People always seem surprised when I tell them I’m from Boston (inside 128 gives me that privilege outside 128 no can do you have to tell people you’re from Massachusetts or the town you were raised in, sorry that’s the rules), born and essentially raised in a city just outside of Boston.
Because when I open my mouth there is some weird mismash of dialects working to obscure my home city.? I’ve had people ask if I was Canadian (enough times to actually think I may be from there!?!), from the midwest, the south but rarely if I am from Boston.? So they are surprised to find I am amongst the most common-type of proud Masshole.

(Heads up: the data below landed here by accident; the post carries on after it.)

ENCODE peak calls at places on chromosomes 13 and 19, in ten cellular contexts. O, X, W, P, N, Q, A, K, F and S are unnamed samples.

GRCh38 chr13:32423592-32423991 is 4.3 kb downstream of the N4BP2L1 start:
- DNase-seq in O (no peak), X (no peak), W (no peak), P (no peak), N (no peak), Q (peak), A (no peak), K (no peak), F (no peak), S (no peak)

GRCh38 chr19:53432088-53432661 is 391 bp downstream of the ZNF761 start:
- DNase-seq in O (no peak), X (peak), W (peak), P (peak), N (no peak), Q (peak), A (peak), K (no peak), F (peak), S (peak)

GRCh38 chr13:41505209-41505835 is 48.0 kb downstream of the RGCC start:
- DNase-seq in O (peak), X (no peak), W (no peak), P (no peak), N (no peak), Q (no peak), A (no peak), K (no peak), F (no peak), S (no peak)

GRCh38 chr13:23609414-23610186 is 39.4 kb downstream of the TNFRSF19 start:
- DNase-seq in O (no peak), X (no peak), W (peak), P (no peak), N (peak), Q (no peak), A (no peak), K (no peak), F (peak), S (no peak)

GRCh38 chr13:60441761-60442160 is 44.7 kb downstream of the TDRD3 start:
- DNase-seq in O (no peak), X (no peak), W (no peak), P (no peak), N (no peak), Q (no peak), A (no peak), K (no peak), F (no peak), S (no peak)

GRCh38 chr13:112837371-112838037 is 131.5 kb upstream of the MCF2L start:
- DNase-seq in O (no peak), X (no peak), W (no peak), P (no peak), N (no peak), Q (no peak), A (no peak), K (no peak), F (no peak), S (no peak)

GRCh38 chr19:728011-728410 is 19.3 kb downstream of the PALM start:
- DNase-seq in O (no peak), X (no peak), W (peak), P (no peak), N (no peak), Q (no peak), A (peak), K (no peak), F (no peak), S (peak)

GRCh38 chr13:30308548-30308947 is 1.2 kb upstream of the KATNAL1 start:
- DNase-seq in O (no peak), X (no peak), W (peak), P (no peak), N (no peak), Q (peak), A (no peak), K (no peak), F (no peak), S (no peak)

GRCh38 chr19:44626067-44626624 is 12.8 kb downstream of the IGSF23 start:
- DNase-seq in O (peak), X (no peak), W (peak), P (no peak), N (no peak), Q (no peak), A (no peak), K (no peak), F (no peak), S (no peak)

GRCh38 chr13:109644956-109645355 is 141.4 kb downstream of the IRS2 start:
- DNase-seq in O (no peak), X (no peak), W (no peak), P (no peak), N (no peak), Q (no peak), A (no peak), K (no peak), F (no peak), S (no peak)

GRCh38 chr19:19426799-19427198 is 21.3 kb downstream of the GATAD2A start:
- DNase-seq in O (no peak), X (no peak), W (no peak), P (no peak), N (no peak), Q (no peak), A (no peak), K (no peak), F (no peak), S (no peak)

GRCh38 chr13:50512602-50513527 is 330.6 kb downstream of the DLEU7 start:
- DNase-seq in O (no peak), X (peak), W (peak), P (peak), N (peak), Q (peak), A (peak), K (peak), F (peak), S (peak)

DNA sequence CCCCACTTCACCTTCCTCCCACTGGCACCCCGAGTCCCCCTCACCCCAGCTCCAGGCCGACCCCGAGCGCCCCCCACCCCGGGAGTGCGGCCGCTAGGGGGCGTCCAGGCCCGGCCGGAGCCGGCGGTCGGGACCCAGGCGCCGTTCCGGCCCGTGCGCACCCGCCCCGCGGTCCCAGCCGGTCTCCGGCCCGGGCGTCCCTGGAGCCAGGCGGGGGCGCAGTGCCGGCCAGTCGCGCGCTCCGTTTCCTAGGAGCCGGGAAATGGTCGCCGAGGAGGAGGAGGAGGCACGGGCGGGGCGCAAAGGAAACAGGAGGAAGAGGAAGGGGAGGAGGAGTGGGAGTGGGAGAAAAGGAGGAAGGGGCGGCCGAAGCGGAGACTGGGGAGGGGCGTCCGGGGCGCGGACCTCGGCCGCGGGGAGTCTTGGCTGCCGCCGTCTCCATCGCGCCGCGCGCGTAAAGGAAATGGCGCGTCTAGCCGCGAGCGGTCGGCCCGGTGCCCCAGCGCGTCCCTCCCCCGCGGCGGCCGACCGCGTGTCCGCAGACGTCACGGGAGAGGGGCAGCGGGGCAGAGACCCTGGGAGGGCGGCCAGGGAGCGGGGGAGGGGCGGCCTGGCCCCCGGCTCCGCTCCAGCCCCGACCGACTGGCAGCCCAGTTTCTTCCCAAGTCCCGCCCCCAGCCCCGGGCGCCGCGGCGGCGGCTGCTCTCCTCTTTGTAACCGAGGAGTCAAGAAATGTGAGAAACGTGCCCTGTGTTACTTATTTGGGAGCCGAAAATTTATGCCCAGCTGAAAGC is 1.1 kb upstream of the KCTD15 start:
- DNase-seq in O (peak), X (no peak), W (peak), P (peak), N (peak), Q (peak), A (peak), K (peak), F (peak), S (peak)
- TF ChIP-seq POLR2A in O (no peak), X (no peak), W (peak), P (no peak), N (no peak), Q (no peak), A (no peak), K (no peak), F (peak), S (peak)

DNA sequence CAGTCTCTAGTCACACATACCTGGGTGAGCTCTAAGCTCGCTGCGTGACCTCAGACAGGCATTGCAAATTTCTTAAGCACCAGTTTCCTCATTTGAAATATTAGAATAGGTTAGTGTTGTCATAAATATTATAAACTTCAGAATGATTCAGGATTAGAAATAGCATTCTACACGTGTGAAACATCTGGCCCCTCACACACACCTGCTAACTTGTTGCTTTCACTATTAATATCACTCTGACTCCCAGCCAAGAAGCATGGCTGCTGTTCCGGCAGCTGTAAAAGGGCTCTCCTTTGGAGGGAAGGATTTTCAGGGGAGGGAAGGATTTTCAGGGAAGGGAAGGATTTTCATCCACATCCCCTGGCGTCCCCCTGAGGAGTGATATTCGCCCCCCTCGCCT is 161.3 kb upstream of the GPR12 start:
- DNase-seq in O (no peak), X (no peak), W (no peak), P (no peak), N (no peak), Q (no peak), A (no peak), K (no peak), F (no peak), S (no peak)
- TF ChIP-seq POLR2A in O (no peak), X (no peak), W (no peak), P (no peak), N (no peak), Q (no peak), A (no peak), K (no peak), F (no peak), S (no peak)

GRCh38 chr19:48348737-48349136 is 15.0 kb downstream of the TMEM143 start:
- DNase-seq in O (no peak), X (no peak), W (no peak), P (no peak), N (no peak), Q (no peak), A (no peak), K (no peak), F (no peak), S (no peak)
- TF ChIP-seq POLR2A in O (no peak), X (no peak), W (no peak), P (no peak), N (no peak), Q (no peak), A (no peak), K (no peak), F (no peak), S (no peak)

It’s a mystery as to how this happened – possibly picking up words from here or there while traveling since I love language and its myriad uses or perhaps it was a conscious effort since the Boston accent conveys a sense of under-educated intellect.? Before you harp on me for elitism, in college I decided that it would be best to sound as intelligent as possible going forward.? It had more to do with preventing bias than anything else.
The language and dialects in New England is a treasure, it’s like understanding a foreign language and if you speak the code it doesn’t matter for you’ll be accepted.? This past week, WBUR aka “Radio Boston” broadcast an episode exploring the various accents of the greater Boston area.? Reporter David Boeri, he of Channel 5 fame (is he still with them?) worked on the piece.
I would love to see Boeri explore the accents of Maine, New Hampshire, Vermont, Rhode Island and Connecticut.? They are all unique and to the untrained ear all sound vaguely familiar.? [via]